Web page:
This forum first ran in the Traverse City Record-Eagle. Above photo by Beth Price.
As the pandemic eases and downtown Traverse City reopens to locals, workers and visitors — and traffic and parking demand rise in response — the coming years present an ideal time to introduce new mobility tools like shared-bikes and e-scooters. These new tools help keep cars off the road by giving people more options for getting around and by making travel for short distances easier and more fun than driving.
But it can be a challenge to successfully bring new mobility tools into a town. Some cities have ended up with e-scooters littering walkways, public places, and even rivers — prompting locals to push back. Some cities kicked the providers out. Other cities scrambled to hastily write restrictions after the fact, rarely a good option.
The good news is this: Traverse City can learn from other cities. Over the past year, our team has been exploring how other communities are tackling traffic issues, particularly those taking a creative approach and investing in new technologies such as bike-share and e-scooters, because they can be effective in keeping cars off roads.
We checked out a number of cities — including Ithaca, New York, West Lafayette, Indiana and St. George, Utah— and came away with a few lessons Traverse City could consider in order for new mobility tools to be successful.
- Successful shared bike and e-scooter programs were usually part of a larger, overall transportation strategy led by the city itself. Ithaca, for example, created a city-led Mobility, Accessibility and Transportation Commission that’s responsible for exploring and advancing all transportation options, like biking and walking, and leading the public conversation around new mobility.
- Cities recognized and acted on the need for reasonable guidelines for managing shared bikes and e-scooters. To prevent clutter and promote safety, successful cities had clear rules on where devices could be used and parked. West Lafayette created ample mobility parking areas, which it called “deployment zones,” outlined in low-cost asphalt tape so e-scooters don’t end up blocking sidewalks.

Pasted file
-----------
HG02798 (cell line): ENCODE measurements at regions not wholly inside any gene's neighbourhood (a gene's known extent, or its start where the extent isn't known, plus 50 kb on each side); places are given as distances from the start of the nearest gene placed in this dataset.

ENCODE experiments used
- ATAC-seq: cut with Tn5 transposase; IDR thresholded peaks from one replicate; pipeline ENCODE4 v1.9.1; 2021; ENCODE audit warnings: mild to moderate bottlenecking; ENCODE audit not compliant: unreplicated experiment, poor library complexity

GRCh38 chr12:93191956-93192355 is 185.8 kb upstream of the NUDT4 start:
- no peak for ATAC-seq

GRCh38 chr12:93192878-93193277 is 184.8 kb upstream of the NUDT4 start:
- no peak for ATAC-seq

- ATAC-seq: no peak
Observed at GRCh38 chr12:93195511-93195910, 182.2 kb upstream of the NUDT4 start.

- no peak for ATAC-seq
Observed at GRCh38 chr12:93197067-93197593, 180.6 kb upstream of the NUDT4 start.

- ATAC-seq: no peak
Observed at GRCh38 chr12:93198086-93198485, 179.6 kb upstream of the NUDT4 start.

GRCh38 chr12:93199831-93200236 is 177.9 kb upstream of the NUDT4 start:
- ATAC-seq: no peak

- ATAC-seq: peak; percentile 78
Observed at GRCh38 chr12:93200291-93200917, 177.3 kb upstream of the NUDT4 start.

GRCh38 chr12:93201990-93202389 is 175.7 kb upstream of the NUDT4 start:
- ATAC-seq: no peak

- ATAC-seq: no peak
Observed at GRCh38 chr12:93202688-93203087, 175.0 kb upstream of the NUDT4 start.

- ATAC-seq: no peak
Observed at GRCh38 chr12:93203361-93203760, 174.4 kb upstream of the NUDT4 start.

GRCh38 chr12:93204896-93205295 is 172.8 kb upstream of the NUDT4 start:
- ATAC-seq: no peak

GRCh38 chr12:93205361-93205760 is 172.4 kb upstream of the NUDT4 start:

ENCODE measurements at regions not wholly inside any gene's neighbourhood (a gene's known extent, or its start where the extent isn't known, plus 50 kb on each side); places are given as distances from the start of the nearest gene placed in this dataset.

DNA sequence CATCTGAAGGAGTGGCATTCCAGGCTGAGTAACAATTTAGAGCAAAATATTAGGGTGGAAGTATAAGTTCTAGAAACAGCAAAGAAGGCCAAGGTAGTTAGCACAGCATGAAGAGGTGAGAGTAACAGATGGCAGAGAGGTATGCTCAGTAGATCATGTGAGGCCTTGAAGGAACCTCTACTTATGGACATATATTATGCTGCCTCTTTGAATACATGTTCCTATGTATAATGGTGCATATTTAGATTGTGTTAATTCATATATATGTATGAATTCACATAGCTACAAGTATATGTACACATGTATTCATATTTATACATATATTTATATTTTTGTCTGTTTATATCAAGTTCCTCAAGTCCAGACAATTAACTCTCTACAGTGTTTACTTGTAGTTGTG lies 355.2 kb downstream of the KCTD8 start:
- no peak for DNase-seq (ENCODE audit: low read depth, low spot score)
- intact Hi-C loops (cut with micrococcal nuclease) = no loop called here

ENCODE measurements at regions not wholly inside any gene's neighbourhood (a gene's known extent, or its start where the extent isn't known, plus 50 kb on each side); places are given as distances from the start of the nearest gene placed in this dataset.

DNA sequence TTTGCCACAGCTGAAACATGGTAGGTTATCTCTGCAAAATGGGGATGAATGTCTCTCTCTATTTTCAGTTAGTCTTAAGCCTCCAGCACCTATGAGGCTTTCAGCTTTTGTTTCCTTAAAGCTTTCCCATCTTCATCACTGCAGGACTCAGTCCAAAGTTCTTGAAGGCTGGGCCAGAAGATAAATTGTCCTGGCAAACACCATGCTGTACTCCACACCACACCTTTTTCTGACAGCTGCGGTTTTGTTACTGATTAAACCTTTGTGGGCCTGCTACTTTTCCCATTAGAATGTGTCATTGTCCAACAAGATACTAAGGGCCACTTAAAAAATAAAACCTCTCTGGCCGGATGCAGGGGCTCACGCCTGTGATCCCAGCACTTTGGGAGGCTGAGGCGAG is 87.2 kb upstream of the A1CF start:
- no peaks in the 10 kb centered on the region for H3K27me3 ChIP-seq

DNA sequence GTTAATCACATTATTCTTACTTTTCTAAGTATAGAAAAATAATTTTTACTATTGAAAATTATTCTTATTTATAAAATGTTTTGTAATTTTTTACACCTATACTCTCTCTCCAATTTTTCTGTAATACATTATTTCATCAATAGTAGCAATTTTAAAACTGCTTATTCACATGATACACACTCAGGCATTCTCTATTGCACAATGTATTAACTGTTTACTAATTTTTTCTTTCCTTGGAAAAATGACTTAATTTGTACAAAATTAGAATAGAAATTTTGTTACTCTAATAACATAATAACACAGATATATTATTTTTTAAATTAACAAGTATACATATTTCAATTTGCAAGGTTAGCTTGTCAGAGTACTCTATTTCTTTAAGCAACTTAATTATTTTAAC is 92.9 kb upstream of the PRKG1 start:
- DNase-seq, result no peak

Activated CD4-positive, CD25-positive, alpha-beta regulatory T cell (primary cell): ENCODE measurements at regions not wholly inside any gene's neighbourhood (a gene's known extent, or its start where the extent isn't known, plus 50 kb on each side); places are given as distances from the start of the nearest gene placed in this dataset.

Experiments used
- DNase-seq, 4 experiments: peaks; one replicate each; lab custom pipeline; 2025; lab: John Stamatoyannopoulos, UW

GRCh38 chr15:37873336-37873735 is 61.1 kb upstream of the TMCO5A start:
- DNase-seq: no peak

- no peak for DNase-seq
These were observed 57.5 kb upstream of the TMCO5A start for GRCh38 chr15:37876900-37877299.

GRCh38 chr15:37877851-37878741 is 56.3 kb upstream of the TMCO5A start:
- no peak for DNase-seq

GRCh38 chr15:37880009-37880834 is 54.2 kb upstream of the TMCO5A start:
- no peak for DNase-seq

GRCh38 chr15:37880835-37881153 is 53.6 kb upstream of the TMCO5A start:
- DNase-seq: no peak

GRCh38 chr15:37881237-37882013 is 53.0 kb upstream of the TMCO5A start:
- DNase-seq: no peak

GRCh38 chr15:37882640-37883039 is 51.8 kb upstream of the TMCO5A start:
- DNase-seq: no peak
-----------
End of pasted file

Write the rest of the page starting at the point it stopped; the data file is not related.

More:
- Cities designed their e-scooter and bike-share systems to provide short, in-town trips that may have been too long to walk but too short to drive. The cities did not intend the new mobility tools to be used for long-term rentals. Most cities strategically located device parking in areas to boost short trips and even made bike-share free for the first 30 minutes for users who paid a modest annual fee.
- Launching new services often required support and funding from many local groups. In St. George, the major health and tourism agencies formed a partnership to fund and launch a citywide bike-share system.
Exploring new ways to get around town can help us grow our economy and make us healthier. As the city soon creates its guidelines for mobility tools, they can look at these lessons from other American towns to help guide success.
Carolyn Ulstad is transportation program manager for Groundwork Center for Resilient Communities. Contact her at [email protected].
Jake Myers, a former fellow on Groundwork’s Transportation and Community Design team, conducted research and interviews that informed these conclusions.